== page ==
Aviation Investigation Report A96W0072

The Transportation Safety Board of Canada (TSB) investigated this occurrence for the purpose of advancing transportation safety. It is not the function of the Board to assign fault or determine civil or criminal liability.

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Collision with Terrain/Ice
Canadian Helicopters Limited Western Division
Bell 206B Jetranger (Helicopter) C-FZSI
Mould Bay, Northwest Territories 9 SM S(T)
26 April 1996


The Bell 206B helicopter, serial number 647, departed the Mould Bay Airport, Northwest Territories, at 0729 mountain standard time (MST)(1) on a visual flight rules (VFR) flight to Sachs Harbour and Inuvik. The pilot was expected to meet a Twin Otter aircraft at an en route fuel cache located 140 statute miles south of Mould Bay, near Mercy Bay, at about 0900. The helicopter did not arrive at Mercy Bay, and, at approximately 1000, the Twin Otter flight crew began an air search along the direct track to Mould Bay. They located burned and scattered helicopter wreckage on sea ice approximately nine miles south of the Mould Bay weather station. A ground party was quickly dispatched from the weather station in a tracked snow vehicle. They reached the accident site at approximately 1500 and determined that the wreckage was that of the missing helicopter. The pilot had sustained fatal injuries.

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Other Factual Information

Mould Bay is an Arctic sea bay on the east coast of Prince Patrick Island. It is oriented north-south, and is surrounded on three sides by barren hills which are up to 900 feet high. The bay is approximately 20 miles long and about 8 miles wide at the south end, where it opens into Crozier Channel. The accident site was located near the south end on the direct track between the Mould Bay Airport and the Mercy Bay fuel cache. The Mould Bay weather station is a remote high Arctic weather station located on the north shore of Mould Bay.

The helicopter had been chartered by a polar research company to retrieve sea buoys and move an ice camp approximately 300 miles northwest of Mould Bay. The pilot had flown the helicopter from Inuvik to Mould Bay on 18 April and had reached the ice camp on 19 April. He operated out of the ice camp for four days and returned to Mould Bay on 23 April. The helicopter was released by the client for the return flight to Inuvik on the morning of 26 April.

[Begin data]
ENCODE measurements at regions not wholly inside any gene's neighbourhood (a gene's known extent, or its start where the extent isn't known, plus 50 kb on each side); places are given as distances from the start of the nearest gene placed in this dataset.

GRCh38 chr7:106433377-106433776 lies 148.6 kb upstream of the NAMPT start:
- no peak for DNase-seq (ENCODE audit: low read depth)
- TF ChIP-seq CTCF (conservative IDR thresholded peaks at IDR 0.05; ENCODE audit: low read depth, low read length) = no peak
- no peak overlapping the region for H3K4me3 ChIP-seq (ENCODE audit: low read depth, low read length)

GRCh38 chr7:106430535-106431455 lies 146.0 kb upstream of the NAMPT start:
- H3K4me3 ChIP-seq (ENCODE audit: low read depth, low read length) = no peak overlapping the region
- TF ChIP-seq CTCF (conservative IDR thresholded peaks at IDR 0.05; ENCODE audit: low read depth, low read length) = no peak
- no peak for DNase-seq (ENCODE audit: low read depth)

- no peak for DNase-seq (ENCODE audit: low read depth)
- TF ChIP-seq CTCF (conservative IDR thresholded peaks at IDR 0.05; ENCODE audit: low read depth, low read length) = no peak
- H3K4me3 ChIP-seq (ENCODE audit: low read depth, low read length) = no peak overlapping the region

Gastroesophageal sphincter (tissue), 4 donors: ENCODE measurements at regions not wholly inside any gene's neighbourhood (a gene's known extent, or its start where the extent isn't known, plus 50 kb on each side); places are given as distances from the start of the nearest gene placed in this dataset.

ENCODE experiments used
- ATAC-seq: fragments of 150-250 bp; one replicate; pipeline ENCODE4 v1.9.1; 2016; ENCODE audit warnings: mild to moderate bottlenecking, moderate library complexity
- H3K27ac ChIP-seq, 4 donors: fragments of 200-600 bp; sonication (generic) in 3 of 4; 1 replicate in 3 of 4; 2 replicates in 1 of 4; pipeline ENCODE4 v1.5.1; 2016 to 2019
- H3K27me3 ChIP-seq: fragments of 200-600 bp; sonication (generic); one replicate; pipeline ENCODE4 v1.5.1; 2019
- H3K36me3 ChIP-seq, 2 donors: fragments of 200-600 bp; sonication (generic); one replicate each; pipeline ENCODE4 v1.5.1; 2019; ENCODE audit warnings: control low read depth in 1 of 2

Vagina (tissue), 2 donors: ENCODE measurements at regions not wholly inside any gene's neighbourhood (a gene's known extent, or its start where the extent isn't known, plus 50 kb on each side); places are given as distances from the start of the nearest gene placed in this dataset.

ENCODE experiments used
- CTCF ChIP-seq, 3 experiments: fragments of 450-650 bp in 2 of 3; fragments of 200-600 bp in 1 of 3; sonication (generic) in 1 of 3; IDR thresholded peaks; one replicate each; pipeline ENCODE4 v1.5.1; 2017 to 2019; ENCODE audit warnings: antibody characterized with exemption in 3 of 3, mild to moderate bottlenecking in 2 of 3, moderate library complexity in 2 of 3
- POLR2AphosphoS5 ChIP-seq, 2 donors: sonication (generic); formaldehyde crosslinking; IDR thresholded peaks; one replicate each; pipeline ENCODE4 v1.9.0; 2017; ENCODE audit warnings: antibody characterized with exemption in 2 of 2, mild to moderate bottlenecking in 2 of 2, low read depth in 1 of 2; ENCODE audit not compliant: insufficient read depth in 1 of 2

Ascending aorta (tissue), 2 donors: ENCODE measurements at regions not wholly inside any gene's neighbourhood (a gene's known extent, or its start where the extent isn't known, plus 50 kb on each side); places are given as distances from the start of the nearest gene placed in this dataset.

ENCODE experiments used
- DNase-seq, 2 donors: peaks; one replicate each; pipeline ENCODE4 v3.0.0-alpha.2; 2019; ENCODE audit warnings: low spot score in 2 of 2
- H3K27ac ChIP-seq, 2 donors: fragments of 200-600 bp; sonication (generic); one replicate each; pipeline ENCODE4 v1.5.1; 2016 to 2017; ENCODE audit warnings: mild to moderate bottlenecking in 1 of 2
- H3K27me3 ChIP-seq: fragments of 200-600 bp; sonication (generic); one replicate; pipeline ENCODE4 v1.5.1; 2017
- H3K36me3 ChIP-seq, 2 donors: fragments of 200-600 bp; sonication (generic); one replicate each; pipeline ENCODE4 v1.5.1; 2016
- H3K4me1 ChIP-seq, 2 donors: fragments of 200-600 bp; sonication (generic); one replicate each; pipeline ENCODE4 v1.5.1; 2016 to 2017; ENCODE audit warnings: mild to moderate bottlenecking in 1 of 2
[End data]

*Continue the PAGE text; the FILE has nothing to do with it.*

The area forecast for Mould region, issued at 0430 MST on 26 April, indicated that VFR conditions would generally prevail during the planned flight period. Sky conditions were forecast to be scattered cloud at 2,000 to 3,000 feet above sea level (asl), with tops at 5,000 feet. Visibilities were forecast to be greater than six statute miles, with occasional visibilities four to six miles in light snow. Local stratus ceilings of 300 to 800 feet above ground level (agl) and visibilities of ½ to 4 miles in fog and light snow were anticipated in areas of on-shore upslope flow. The pilot had telephoned the Sachs Harbour Community Aerodrome Radio Station (CARS) prior to departure, and determined that good VFR weather conditions existed in Sachs Harbour.

The Mould Bay 1400 UTC (0700 MST) AUTO5 SA(2) reported the sky condition as clear below 10,000 feet; visibility greater than 9 statute miles; temperature -18 degrees Celsius; dew point -21 degrees Celsius; and winds 360 degrees true at 4 knots. Similar conditions were reported one hour later. Weather station personnel estimated the sky condition to be 500 to 1,000 feet overcast and the visibility to be 1 to 4 miles when the helicopter left Mould Bay. The Twin Otter had departed Mould Bay for Mercy Bay at 0900 MST; the flight crew reported that on departure the sky condition was 500 feet overcast and the visibility was 1 to 4 miles. Because of the obvious differences between the weather information provided by eyewitnesses and that provided by the AWOS, it is considered that the AWOS at Mould Bay was not accurately recording actual weather conditions at the time of the accident.

The pilot obtained his commercial helicopter licence in 1993, and had accumulated approximately 1,500 hours of flight experience. He was raised in Sachs Harbour and reportedly was very familiar with Arctic terrain and climate. He had frequently hunted and snowmobiled in Arctic whiteout conditions. He had been employed seasonally for several years to herd reindeer near Tuktoyaktuk, Northwest Territories, with a Robinson R-22 helicopter. Private and commercial training records indicate that the pilot had received a total of 10.6 hours of dual instrument training prior to acquiring his commercial helicopter licence. The pilot was not endorsed for night or instrument flight, and there was no evidence that he had acquired additional instrument training following the issue of his commercial helicopter licence.